When it comes to cars, defining rarity is a tricky task. Yes, we all know a Ferrari 250 GTO is rare, as is a McLaren F1, a Bugatti Royale or a Lamborghini Miura. But, depending on how you judge ‘rarity’, this Audi wagon that has just arrived in the showroom of Swiss dealer Andreas Wüest could justifiably qualify for ‘unicorn’ status. That might sound odd, since more than 6,000 examples of the original B5-generation RS4 Avant were produced between 1999 and 2001, and a quick Google search will instantly turn up plenty of examples for sale.
But the chances are that the large majority will have six-figure mileages, with some even pushing 500,000 kilometres or more. After all, who wouldn’t want to make the most of an addictively powerful, twin-turbo V6 fitted to a car with near-race-specification brakes and handling, five doors and a copious carrying capacity? We can’t think of anyone. Other than the original owner of Wüest’s 2001 Audi RS4, who was gifted it by his father, drove it for 900 kilometres and then parked it up for the next 18 years before accepting the fact that its gradual transition from high-performance, everyday station wagon to timewarp cult classic meant he’d probably be reluctant to ever use it again.
As a result, the car was treated to a full and comprehensive service – including the all-important cam belt change, fresh tyres and all new fluids – before being gently exercised between 2019 and now so that, when it passed into Wüest’s ownership a few weeks ago, it still had fewer than 1,200 kilometres on the odometer.
Audi pulled the wraps off the RS4 in 1999, four years after production of its RS2 predecessor had come to an end. As with that car – which was built in collaboration with Porsche – the ‘4’ was available only as an Avant, bringing to the mainstream the concept of the ultra-quick station wagon that had previously been experimented with by AMG with the ‘Hammer Wagon’ and BMW with the E34 M5 Touring.
It’s thought that only around 30 Hammer Wagons were built, and probably around 1,000 E34 M5 Tourings. As a result, they were both bought largely by dyed-in-the-wool car fans. But the RS4’s full production status increased its appeal to a wider demographic, with its well mannered in-town behaviour meaning it could happily be used for the school run or weekly supermarket trip.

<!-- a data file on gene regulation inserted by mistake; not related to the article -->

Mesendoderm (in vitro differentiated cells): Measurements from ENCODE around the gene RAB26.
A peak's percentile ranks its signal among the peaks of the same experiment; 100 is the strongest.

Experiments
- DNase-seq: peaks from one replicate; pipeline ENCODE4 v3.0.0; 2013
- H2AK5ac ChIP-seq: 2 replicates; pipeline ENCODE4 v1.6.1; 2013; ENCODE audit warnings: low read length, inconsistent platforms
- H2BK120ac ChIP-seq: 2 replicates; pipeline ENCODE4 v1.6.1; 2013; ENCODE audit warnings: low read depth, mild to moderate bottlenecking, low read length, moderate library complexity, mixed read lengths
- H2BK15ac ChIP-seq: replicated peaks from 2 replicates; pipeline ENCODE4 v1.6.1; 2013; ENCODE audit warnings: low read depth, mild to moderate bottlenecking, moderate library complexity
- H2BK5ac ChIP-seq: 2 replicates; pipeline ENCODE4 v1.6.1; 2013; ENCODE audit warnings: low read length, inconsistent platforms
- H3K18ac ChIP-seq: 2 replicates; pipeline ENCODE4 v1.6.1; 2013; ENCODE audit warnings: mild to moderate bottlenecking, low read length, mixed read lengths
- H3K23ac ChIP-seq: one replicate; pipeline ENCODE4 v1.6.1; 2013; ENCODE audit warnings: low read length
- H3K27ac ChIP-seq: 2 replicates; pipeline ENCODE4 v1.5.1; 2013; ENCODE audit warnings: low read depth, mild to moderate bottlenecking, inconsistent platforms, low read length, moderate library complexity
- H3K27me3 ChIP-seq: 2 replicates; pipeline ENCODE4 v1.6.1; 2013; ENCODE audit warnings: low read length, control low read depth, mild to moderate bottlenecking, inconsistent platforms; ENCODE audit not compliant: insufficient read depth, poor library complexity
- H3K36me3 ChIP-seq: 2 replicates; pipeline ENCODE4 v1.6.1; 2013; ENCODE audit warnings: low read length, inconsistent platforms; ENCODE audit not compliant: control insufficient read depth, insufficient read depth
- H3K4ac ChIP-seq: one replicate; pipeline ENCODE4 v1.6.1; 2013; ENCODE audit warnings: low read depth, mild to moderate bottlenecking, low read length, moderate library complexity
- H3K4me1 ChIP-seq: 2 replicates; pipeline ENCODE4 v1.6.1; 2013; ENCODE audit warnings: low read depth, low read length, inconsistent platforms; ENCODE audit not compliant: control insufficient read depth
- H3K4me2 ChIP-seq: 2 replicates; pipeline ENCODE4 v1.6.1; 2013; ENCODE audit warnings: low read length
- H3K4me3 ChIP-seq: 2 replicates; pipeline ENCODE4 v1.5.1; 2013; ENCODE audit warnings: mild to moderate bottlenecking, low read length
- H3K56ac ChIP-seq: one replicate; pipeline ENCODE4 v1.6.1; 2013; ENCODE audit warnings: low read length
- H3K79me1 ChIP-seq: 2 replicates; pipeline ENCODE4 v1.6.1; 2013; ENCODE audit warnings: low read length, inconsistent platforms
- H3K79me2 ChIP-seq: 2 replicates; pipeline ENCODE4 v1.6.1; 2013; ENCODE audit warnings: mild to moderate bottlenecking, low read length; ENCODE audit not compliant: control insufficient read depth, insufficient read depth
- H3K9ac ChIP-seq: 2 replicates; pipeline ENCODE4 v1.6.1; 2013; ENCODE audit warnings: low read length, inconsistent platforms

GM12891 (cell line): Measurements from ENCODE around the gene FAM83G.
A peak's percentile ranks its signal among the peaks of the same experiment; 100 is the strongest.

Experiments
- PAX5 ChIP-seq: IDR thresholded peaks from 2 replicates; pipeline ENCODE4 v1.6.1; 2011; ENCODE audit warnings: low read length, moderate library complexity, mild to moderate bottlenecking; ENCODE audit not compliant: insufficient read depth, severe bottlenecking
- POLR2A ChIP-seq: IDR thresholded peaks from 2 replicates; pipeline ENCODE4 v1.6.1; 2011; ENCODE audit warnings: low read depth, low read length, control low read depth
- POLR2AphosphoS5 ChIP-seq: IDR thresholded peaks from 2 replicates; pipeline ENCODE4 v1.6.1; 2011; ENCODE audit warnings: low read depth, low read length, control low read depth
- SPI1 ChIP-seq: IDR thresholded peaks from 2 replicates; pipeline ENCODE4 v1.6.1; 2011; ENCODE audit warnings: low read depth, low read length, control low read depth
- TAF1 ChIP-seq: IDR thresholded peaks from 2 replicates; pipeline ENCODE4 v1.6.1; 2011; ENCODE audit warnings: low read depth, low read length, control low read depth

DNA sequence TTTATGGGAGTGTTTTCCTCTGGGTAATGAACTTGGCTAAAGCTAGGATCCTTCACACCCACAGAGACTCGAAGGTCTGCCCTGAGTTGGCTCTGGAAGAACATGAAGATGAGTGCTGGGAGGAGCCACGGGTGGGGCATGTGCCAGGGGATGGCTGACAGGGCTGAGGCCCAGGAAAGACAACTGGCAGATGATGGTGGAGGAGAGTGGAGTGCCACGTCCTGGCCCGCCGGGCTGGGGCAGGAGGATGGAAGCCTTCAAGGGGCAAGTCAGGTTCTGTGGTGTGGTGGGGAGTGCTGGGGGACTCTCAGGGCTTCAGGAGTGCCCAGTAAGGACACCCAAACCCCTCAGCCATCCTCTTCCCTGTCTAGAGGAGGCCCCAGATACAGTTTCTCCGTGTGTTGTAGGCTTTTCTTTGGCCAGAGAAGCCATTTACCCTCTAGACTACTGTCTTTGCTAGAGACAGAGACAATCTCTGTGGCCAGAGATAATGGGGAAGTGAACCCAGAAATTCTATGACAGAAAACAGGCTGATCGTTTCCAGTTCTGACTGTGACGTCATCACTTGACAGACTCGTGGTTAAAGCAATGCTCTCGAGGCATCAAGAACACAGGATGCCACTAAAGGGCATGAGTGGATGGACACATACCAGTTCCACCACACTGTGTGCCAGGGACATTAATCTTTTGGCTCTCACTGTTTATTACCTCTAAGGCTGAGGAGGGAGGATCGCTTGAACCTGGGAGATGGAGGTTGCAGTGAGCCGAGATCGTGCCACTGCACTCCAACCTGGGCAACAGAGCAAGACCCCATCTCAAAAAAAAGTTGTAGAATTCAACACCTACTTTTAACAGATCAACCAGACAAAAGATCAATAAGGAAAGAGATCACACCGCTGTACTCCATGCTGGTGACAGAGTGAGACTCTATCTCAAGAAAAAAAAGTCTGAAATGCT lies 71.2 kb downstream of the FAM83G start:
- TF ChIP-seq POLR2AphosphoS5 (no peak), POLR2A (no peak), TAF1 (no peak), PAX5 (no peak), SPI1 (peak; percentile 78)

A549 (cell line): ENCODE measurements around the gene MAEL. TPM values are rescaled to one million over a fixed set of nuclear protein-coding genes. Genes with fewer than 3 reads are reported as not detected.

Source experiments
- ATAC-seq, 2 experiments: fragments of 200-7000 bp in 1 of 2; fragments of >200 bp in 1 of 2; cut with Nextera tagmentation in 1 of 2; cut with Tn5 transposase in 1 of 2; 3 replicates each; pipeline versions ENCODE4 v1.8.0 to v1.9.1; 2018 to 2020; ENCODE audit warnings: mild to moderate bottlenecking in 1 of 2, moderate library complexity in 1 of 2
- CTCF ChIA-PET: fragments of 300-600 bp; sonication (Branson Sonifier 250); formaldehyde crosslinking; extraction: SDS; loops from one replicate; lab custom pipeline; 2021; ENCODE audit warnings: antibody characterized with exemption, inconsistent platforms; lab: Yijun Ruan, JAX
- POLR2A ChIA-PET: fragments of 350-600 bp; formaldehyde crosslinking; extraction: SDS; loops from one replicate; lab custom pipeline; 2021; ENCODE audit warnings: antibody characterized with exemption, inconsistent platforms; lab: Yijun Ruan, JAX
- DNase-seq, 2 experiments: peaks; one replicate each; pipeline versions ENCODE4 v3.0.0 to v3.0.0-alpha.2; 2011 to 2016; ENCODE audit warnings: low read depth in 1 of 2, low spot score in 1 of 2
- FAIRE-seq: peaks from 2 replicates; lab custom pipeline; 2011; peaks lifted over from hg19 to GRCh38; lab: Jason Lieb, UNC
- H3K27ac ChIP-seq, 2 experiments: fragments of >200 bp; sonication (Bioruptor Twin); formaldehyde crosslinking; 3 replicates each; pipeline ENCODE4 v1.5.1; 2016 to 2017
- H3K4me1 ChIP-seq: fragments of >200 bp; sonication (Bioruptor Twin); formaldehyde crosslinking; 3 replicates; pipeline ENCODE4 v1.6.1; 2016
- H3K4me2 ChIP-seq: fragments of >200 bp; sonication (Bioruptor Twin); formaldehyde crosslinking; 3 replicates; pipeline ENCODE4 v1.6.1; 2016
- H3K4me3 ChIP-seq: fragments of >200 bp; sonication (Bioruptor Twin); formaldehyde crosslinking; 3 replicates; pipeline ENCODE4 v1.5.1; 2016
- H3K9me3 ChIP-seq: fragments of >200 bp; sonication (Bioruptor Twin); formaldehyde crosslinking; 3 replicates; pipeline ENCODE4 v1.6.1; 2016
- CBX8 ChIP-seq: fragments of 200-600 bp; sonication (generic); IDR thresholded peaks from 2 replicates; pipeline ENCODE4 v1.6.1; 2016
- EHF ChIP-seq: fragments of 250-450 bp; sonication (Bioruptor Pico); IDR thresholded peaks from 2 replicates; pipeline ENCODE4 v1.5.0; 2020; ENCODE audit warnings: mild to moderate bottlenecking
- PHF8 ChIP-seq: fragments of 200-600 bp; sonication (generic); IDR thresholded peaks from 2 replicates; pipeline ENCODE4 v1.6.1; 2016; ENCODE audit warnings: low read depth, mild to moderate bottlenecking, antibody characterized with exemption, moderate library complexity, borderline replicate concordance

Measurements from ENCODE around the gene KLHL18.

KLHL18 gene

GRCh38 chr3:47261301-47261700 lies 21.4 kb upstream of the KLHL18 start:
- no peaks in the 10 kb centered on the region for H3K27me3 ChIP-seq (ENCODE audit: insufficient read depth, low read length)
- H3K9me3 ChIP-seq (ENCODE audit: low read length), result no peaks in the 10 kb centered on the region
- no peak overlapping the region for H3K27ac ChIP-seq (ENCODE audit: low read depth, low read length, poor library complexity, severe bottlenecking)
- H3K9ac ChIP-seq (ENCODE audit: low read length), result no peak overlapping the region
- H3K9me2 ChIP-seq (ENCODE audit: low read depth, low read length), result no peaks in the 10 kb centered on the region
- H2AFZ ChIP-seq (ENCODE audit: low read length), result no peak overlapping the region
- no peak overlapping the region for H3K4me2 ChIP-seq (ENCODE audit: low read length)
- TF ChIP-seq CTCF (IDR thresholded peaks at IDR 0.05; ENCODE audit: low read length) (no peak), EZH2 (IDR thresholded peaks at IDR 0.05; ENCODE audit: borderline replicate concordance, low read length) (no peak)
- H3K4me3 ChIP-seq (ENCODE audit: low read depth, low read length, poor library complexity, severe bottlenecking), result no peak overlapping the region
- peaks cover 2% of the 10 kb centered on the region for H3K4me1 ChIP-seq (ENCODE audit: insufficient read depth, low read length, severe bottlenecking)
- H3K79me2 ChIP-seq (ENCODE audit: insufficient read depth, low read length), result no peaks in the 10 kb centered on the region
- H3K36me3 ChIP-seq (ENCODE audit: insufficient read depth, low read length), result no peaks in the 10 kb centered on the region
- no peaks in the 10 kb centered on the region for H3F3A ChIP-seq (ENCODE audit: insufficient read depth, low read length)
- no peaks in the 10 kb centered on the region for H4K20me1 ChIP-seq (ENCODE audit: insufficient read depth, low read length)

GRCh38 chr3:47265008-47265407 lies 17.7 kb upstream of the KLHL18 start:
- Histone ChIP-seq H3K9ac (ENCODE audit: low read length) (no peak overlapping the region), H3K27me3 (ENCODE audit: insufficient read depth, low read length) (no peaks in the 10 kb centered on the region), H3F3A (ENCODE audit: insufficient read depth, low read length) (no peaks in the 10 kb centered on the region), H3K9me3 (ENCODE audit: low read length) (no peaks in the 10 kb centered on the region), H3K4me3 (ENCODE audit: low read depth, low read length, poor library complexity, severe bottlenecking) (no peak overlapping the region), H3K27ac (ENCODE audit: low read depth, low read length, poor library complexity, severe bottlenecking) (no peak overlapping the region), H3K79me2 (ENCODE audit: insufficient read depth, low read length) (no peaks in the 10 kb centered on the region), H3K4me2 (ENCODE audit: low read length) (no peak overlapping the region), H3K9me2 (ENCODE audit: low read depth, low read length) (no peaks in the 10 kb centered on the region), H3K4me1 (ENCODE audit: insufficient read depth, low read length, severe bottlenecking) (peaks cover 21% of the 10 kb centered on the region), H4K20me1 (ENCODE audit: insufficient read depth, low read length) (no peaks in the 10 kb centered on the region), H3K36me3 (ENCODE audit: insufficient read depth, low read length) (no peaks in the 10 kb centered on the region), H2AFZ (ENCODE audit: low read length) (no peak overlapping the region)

The fact that its well honed bodywork and sonorous engine note made it a darned cool car in which to pop to the shops also gave the RS4 a certain cachet – not to mention the fact that, when unleashed on the open road, the 375bhp provided by the Cosworth-developed V6 combined with a six-speed manual gearbox and beefed-up brakes made it thrilling to drive.
In the 20-plus years since the model was launched, Audi’s high-performance wagons have undoubtedly become quicker, more capable and more refined – but few would deny that they’re no match for the RS4 in terms of providing a truly visceral connection between driver and machine.
And what the car on offer provides is a unique chance to discover exactly what that connection felt like when the RS4 was brand new, and pretty much the hottest wagon on the market. According to Wüest, the next owner certainly won't be disappointed.
“It’s an absolutely pure, analogue driving experience, with everything from the sound of the engine to the slickness of the gearshift urging you to enjoy the performance – the only problem is, the car is in such amazing condition that I’m actually scared to drive it!” he says.
“It’s like an absolutely brand-new car. The original owner kept it inside for 20 years – it has never seen rain, has spent hardly any time in the sun and has never been near a car wash or been driven on a loose surface. As a result, the paintwork, interior and wheels are all pristine. In fact, when we drove it for the photo shoot, we had to cover the seats, carpets and steering wheel in plastic to ensure they remained perfect.”
Wüest says the car comes with its original German-language book pack, toolkit, spare keys and accessories and is up, running and ready to go. Unusually, too, for an RS4, it’s finished in black with matching black leather interior (most cars had paintwork and upholstery in different colours).
All it needs now is a new owner who can make the tricky choice between maintaining it in ultra-low-mileage, mothballed condition – or getting behind the wheel, gunning that mellifluous V6 and driving it hard and fast in the way that Audi’s RennSport engineers always intended.
We’d go for option two. After all, it would certainly put the fun back into school runs and trips to the supermarket...
Photos: Rémi Dargegen © 2021